Movie Review: Mission: Impossible-Fallout
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Director: Christopher McQuarrie
by Jason Koenigsberg
Just when you probably thought it was over, that Tom Cruise was washed-up, a fading movie star holding onto his last grasp of former glory with his longest-running franchise, he comes in and knocks one out of the park. Cruise has a lot more left in him as long as he keeps matching his intensity level with taut editing, splendid visual and camera effects, and spectacular globe-trotting cinematography. This sixth entry in Tom Cruise’s Mission: Impossible series is actually really good, borderline great. It solidifies itself as one of the most consistent action franchises. Make no mistake about it, Mission: Impossible-Fallout is the best action movie of the summer, and quite possibly the year.
It starts off with some beautiful shots of mountains as we see Ethan Hunt (Cruise) with his wife (Michelle Monaghan) from the previous films. The scene has some bizarre traits as we hear the clergyman’s sermon. It immediately cuts to Cruise present day alone in Belfast where he accepts his newest mission. The opening scene is important, as it ties into the film’s ending and themes. But from this point on, the film moves at a frenetic pace. It establishes the mission, re-establishes the characters (most of which have been part of Ethan Hunt’s team since the third film), and introduces a few new ones played by Angela Bassett, Vanessa Kirby, and Henry Cavill (with his now infamous moustache that they had to digitally remove for those Justice League reshoots). It was certainly worth him not shaving; Mission: Impossible-Fallout is vastly superior to that film and Cavill actually gives a really good performance as the second-billed star, a CIA agent that we are never entirely sure if we can trust.
All the acting is good but like most previous Mission: Impossible films, Fallout is the Tom Cruise show. He is vital to every scene and is practically in every frame of the movie. So much so that even special effects shots contain him since Cruise is such an adrenaline junkie. This film did have to stop filming for weeks when a stunt went awry: since Tom Cruise refused to use a stunt double on most of the action sequences, he broke some bones and the entire production was brought to a screeching halt while their star had to recover in a cast. With all those troubles, the finished product contains some of the best action scenes of the year and Mission: Impossible-Fallout is exactly what you want from a summer action blockbuster. This series has always been about impossible things happening on screen and our characters surviving despite all odds being against them. Fallout is no exception and this makes it easy to accept a lot of the far-fetched chase scenes on land and in the air as they happen. Some of the best moments of these films feel almost like a magician staging his magic tricks with how the camera captures the action making the audience ask themselves, “how did they do that?”.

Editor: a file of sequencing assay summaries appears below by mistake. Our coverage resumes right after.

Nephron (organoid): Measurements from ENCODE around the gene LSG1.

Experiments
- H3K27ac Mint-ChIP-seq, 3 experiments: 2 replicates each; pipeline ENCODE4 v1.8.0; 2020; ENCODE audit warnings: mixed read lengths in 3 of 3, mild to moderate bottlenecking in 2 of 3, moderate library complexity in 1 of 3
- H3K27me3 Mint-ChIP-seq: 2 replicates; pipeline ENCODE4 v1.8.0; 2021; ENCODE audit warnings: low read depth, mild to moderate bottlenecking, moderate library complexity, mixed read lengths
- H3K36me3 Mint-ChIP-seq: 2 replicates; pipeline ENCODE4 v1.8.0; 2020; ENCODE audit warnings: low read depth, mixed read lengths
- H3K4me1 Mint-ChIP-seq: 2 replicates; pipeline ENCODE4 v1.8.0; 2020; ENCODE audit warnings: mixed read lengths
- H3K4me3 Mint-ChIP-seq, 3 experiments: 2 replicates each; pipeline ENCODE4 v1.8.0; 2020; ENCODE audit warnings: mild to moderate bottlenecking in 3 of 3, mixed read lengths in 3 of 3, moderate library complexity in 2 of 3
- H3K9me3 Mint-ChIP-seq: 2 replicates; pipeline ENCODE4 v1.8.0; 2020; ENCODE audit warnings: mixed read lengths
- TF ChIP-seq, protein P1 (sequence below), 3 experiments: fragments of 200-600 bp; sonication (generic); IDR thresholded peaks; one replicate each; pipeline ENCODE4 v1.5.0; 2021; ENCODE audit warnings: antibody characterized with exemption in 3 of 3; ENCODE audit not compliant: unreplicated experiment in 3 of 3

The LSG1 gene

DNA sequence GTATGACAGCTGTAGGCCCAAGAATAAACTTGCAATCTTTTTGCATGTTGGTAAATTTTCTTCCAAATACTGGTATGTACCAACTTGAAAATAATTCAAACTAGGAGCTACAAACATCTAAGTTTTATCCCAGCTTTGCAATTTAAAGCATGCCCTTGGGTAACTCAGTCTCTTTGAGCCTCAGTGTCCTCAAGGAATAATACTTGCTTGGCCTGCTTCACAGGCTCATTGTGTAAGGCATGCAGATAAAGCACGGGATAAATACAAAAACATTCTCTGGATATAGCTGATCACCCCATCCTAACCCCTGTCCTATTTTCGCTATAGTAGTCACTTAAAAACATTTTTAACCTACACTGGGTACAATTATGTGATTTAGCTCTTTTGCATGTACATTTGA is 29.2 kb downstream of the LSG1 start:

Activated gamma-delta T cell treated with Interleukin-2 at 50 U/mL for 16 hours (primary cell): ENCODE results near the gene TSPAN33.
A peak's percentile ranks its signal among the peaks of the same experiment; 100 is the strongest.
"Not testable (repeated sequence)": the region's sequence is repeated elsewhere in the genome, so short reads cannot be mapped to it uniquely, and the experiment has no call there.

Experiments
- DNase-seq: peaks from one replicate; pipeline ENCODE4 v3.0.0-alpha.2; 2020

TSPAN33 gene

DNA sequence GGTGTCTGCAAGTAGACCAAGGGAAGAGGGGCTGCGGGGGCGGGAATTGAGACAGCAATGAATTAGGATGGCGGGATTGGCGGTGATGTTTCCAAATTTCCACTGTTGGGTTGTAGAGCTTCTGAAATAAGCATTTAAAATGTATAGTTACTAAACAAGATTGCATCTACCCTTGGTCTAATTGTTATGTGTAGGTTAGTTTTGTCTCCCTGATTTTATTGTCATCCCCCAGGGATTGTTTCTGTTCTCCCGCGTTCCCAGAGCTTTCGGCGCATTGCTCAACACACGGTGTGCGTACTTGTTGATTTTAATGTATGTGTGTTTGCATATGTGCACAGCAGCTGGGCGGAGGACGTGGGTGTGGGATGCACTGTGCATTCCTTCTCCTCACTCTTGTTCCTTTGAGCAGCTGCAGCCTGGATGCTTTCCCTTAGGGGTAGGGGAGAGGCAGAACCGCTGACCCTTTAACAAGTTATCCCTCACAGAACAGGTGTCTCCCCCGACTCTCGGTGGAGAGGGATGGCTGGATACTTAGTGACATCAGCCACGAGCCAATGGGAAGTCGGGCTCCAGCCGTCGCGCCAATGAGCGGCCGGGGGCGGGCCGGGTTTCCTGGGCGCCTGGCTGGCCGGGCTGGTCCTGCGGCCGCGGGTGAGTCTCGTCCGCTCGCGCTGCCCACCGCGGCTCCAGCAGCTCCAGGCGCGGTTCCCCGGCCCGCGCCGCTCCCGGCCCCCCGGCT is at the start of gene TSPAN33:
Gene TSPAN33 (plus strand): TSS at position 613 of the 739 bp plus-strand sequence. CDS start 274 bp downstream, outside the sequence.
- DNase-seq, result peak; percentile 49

Mission: Impossible-Fallout is fun, but not without its flaws. The third act has some moments that even when you suspend your disbelief, you may get frustrated when certain characters do not just kill their rival by pulling a trigger but instead use martial arts to beat them down and tie them up with a rope. The third act also took heavily from Stallone’s terrific action flick Cliffhanger (1993) with a put-up- your-dukes fight between the hero and the antagonist on the side of a mountain as the vehicle they were just in is about to fall hundreds of feet to their doom. Even the fight itself was very reminiscent of M: I 2 (2000) when Cruise fights the main bad guy on the beach. The music score was good, but it felt a lot like a clone of Hans Zimmer’s score to The Dark Knight Rises (2012) with a lot of strings and brass, they just added some bongos in parts. Plus, it would have been nice if they infused the iconic Mission: Impossible theme more into the film’s score. But those are minor complaints in an otherwise riveting action-packed blockbuster that deserves to be seen on the biggest screen possible. We are inundated with all these comic book movies and with no James Bond film for at least another year Mission: Impossible-Fallout is exactly what we need to satisfy our craving for an adrenaline-pumping thrill ride.
THE MISSION: IMPOSSIBLE FILMS FROM BEST TO WORST:
- Mission: Impossible (1996)
- Mission: Impossible Ghost Protocol (2011)
- Mission: Impossible-Fallout (2018)
- Mission: Impossible II (2000)
- Mission: Impossible Rogue Nation (2015)
- Mission: Impossible III (2006)-The only one in the series I would not recommend.